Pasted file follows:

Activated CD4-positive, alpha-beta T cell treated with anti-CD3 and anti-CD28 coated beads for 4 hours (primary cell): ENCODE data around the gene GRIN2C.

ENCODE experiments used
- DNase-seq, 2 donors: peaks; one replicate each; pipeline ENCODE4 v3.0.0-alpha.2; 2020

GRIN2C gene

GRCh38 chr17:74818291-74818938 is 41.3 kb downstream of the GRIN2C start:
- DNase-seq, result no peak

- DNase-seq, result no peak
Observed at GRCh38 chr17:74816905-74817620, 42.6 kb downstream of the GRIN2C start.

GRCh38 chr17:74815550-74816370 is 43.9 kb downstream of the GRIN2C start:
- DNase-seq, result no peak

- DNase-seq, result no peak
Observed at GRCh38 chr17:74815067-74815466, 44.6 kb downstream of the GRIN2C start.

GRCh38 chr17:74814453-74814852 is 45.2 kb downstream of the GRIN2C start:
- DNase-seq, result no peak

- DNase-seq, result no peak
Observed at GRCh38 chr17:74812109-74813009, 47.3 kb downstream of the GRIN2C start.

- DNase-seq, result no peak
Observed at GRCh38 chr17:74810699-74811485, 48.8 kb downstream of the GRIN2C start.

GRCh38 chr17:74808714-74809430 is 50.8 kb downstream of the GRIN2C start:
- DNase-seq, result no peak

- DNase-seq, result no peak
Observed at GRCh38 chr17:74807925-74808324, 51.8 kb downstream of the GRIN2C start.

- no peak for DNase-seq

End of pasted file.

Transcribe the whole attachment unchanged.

Activated CD4-positive, alpha-beta T cell treated with anti-CD3 and anti-CD28 coated beads for 4 hours (primary cell): ENCODE data around the gene GRIN2C.

ENCODE experiments used
- DNase-seq, 2 donors: peaks; one replicate each; pipeline ENCODE4 v3.0.0-alpha.2; 2020

GRIN2C gene

GRCh38 chr17:74818291-74818938 is 41.3 kb downstream of the GRIN2C start:
- DNase-seq, result no peak

- DNase-seq, result no peak
Observed at GRCh38 chr17:74816905-74817620, 42.6 kb downstream of the GRIN2C start.

GRCh38 chr17:74815550-74816370 is 43.9 kb downstream of the GRIN2C start:
- DNase-seq, result no peak

- DNase-seq, result no peak
Observed at GRCh38 chr17:74815067-74815466, 44.6 kb downstream of the GRIN2C start.

GRCh38 chr17:74814453-74814852 is 45.2 kb downstream of the GRIN2C start:
- DNase-seq, result no peak

- DNase-seq, result no peak
Observed at GRCh38 chr17:74812109-74813009, 47.3 kb downstream of the GRIN2C start.

- DNase-seq, result no peak
Observed at GRCh38 chr17:74810699-74811485, 48.8 kb downstream of the GRIN2C start.

GRCh38 chr17:74808714-74809430 is 50.8 kb downstream of the GRIN2C start:
- DNase-seq, result no peak

- DNase-seq, result no peak
Observed at GRCh38 chr17:74807925-74808324, 51.8 kb downstream of the GRIN2C start.

- no peak for DNase-seq